As we passed through the plains on small back roads there was still a surprising amount of traffic. Most were big trucks or really slow tractors, but zipping amongst them were cars that passed in seemingly inappropriate places. The sight of another motorcycle was not be had for most of the day, but unfortunately the frequent sighting of roadkill never let up.

Lučenec, Slovakia

Somewhere north of Budapest (but still in Slovakia) the landscape changed. We found ourselves riding through a lush, cool forest on a road with bad pavement. The traffic had dropped off considerably and we had the road to ourselves.

I was admiring some overgrown, abandoned buildings near a rail yard when I suddenly noticed the sign: we were crossing into Hungary! Well, that snuck up on me! Crossing into Hungary was a complete change of scenery. Industry was king and there were numerous towns full of businesses and traffic and people.

Surprise! Welcome to Hungary!

The change was immediately noticeable: much more businesses, more shops, more buildings. This region felt much ricer than the southern portion of Slovakia.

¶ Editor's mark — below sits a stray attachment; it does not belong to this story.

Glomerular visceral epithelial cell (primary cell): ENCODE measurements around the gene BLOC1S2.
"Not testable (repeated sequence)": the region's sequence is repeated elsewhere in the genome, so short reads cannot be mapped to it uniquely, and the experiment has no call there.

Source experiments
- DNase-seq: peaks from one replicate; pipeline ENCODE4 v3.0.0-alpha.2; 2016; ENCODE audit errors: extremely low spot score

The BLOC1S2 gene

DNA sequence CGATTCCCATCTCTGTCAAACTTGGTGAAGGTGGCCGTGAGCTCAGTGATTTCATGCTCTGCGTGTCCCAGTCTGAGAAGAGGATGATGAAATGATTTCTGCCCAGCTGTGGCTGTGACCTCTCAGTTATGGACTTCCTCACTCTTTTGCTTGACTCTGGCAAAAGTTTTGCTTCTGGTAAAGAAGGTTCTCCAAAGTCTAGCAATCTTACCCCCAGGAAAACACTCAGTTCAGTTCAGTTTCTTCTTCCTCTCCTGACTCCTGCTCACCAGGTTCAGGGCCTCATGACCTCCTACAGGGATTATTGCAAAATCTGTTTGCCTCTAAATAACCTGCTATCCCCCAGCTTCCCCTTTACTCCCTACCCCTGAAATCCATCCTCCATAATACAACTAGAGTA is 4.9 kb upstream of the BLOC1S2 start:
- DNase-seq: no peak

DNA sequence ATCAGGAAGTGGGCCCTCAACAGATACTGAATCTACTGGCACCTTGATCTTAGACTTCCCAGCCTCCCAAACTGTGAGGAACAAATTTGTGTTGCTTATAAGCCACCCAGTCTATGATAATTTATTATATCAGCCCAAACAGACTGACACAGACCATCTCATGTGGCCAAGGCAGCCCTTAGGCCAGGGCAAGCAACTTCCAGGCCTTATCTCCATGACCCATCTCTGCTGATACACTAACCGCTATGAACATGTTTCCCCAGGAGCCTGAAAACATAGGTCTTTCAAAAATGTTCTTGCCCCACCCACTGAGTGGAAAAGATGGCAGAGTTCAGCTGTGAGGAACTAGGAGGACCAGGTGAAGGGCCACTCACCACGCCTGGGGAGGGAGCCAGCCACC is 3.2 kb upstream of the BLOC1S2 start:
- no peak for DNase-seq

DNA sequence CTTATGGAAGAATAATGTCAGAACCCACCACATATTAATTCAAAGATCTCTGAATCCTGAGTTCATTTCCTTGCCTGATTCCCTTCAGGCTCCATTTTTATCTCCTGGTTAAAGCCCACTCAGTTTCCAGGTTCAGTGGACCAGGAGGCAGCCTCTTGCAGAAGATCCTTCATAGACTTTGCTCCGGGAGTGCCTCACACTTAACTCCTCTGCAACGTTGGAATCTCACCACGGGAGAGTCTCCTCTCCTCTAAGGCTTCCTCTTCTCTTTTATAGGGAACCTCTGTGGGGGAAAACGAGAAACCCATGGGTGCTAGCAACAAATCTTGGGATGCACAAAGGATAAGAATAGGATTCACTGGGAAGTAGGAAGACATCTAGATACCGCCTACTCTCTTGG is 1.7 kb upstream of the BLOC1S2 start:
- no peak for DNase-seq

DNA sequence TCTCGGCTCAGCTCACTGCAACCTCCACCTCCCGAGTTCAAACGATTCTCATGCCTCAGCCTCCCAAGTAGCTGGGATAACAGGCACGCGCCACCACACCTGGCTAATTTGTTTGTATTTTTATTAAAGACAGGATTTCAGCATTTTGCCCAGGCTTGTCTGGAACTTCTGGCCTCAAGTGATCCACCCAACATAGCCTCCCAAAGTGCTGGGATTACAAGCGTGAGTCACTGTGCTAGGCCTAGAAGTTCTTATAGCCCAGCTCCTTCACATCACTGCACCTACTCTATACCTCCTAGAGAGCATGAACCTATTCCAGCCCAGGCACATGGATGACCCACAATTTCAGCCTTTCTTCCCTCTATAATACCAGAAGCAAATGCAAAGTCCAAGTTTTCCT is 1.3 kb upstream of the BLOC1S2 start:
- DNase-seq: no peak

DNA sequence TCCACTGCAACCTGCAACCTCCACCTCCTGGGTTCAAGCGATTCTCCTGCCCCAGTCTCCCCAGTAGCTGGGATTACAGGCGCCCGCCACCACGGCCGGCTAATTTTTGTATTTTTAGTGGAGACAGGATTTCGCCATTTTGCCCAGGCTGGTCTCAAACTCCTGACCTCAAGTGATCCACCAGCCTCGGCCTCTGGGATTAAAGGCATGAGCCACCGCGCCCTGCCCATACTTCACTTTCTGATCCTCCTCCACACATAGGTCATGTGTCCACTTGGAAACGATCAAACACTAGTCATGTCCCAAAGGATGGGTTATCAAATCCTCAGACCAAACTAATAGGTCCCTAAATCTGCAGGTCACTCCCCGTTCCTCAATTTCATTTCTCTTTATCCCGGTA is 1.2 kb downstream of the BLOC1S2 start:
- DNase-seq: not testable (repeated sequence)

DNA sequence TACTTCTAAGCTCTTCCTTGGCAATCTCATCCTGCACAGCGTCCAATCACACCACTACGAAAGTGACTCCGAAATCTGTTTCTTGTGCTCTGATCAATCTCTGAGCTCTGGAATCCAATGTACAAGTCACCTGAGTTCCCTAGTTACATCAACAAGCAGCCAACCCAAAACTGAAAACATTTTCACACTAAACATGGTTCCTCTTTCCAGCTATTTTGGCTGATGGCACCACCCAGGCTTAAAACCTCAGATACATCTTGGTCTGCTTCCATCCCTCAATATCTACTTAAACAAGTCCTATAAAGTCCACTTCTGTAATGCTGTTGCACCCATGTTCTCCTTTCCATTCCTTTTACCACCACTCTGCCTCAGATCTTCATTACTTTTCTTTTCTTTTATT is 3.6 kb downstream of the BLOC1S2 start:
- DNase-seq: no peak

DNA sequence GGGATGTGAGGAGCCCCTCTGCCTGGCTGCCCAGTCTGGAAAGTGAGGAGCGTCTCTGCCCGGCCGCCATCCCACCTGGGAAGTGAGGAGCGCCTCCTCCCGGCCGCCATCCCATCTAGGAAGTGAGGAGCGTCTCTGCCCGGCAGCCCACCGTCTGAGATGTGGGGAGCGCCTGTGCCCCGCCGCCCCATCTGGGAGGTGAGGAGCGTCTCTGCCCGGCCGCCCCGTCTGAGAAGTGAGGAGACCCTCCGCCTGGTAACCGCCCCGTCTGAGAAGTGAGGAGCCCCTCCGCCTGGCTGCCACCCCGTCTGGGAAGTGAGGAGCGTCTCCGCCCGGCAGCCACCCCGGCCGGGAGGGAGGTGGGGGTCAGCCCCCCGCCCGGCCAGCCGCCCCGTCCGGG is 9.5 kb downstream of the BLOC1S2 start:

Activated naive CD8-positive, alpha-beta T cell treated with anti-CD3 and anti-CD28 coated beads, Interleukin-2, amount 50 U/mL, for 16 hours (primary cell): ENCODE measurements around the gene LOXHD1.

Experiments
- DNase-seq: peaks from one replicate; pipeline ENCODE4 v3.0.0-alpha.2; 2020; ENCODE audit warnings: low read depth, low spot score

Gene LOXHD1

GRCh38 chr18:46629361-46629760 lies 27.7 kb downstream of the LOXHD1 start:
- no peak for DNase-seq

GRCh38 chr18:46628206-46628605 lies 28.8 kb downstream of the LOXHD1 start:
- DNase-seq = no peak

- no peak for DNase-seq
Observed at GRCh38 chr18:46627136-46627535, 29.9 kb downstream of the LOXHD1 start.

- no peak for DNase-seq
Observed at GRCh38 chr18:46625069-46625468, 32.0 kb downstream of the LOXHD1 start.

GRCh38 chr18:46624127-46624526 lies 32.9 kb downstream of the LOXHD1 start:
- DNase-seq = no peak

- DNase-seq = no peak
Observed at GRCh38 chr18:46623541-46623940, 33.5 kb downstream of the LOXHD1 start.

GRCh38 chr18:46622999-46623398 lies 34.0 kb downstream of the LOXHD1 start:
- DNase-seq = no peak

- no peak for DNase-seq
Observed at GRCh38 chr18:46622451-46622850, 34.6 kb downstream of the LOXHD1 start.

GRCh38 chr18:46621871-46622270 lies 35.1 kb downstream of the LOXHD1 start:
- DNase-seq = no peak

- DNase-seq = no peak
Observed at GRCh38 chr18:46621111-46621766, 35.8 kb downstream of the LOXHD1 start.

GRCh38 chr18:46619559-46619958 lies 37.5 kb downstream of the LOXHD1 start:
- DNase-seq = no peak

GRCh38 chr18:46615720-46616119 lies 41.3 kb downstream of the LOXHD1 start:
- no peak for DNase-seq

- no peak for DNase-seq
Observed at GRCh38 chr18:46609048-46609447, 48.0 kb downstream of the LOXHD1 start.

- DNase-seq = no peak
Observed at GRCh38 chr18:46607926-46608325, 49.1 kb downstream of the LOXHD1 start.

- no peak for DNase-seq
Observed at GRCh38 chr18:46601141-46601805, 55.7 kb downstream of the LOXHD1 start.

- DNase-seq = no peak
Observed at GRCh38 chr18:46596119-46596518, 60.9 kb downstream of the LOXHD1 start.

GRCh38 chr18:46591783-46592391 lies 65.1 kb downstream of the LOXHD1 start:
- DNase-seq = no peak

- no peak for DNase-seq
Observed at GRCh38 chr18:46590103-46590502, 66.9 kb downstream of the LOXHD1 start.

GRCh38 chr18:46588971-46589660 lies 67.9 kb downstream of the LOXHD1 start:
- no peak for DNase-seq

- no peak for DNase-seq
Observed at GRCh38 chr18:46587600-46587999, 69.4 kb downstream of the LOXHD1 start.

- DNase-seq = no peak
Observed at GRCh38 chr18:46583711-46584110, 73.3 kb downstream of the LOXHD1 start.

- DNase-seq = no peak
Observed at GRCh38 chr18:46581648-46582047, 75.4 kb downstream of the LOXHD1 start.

Something caught my eye – for almost two kilometers, the righthand side of the road was built up for the VanDeMark company, a massive chemical plant. It was big enough for me to take note and then find on Google simply because it was too big to miss.

As we fought our way through the city of Miskolc, the GPS had its own ideas about how to get to our hotel, and it entailed some rather questionable dirt roads. While we enjoyed the idea of some dust on our wheels, the options that were before us looked pretty sketchy for two fully loaded bikes on street tires at the end of the day. We retreated back to Miskolc and forced the GPS to find us an alternative route.

Whoops! This isn’t the right road…

Per Dan’s request, I had booked us into the Calimbra Wellness Spa. But what I was really interested in was the Miskolctapolca Cave Bath that was just down the street from our hotel.

Calimbra Wellness Spa